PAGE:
A year’s worth of updates

Time flies when you’re ignoring a blog, right? I’ll catch up.

  • The Mercedes is gone. After everything I’d fixed on it, when the transmission decided it didn’t want to work reliably any more — screw it, I was done. It was an awesome car to drive, but not so much fun to own. I replaced it with a much newer 2018 BMW 540i Xdrive, which has been wonderful.
  • Still flying occasionally, but nowhere near as much as I should or want to.
  • Nothing’s happened with the Mustang, other than getting the engine put back together.
  • We’ve picked up a couple more rental houses; that enterprise is going pretty well overall.
  • We switched from Visible to T-Mobile. Visible had great service when we signed up; it slowly degraded to barely usable. TMO has been better, but not great.
  • I just dumped CenturyLink. Our CenturyLink fiber service has been down since Wednesday morning (it’s Friday now). It took me three hours to get through to a human there, on the phone, who told me they could have someone out Saturday morning. Absolutely appalling service. We were up and running on Cox within an hour of leaving the house to go pick up their equipment.
  • Now I remember why I didn’t like Cox’s equipment… zero flexibility, no control over your own local network at all. You can’t even set your own DNS, so my Pi-Hole is not functional. I’ve got new equipment coming this afternoon. New cable modem, router, and mesh wifi.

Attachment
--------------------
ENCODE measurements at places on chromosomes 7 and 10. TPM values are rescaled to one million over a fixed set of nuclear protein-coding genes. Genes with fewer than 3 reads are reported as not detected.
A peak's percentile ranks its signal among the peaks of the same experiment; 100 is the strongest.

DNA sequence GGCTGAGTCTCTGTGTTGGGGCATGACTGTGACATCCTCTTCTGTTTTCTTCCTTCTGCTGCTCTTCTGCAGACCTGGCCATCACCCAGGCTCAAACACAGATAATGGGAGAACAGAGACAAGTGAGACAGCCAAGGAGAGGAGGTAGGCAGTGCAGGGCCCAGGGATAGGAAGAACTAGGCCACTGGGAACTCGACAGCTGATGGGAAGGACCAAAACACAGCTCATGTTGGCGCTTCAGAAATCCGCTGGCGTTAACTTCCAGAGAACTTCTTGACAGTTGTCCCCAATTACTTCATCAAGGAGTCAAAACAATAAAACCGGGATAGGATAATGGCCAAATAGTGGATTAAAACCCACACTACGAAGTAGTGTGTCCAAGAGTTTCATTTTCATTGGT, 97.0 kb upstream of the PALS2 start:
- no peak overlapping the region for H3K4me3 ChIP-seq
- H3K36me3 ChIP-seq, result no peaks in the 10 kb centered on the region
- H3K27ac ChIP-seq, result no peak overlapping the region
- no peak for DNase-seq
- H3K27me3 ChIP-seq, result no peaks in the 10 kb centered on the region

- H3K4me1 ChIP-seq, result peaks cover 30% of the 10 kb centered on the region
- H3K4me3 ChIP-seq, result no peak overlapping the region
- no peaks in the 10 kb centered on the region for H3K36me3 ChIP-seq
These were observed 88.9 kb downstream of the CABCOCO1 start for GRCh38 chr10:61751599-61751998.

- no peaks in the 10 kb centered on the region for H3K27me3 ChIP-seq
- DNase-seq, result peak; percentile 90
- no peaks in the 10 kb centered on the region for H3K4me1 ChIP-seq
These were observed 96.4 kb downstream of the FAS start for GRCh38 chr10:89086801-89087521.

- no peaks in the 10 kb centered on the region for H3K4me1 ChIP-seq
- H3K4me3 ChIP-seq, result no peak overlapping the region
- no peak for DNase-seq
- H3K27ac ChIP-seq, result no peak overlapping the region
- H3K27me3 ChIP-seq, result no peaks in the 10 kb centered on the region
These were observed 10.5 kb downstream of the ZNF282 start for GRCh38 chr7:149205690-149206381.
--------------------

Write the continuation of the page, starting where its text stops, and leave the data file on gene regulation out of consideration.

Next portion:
• I left my long time employer (a bank) a little over a year ago and now work for another bank.

A stock market bloodbath? Meh… maybe.

Looks like the Dow dropped over 1100 points today.  Part of me wants to be shocked and a little panicky — that’s a big-ass hit, and for us personally it means a significant hit to our retirement savings.  I mean, that’s a lot of dollars gone in one day.

Looking at it a little more calmly, though, what we lost is about what we had gained in the past few weeks of ridiculously over-optimistic frenzy.  Berkshire, for example (BRK.B, not the hoity-toity flavor) dropped to its early January price.  AAPL dropped a little more, down to where it spent the majority of the second half of last year.  The index funds, like QQQ, DIA and SPY, have all dropped to about where I’d have normally expected to see them about now.  In other words, if you look at the chart for the past year, and extend the trend line — there you are.  We just erased a very anomalous growth bump that just reeked of a near-hysterical speculative bubble.

Now, if we can just go a few days without continued hysteria we’ll be in good shape.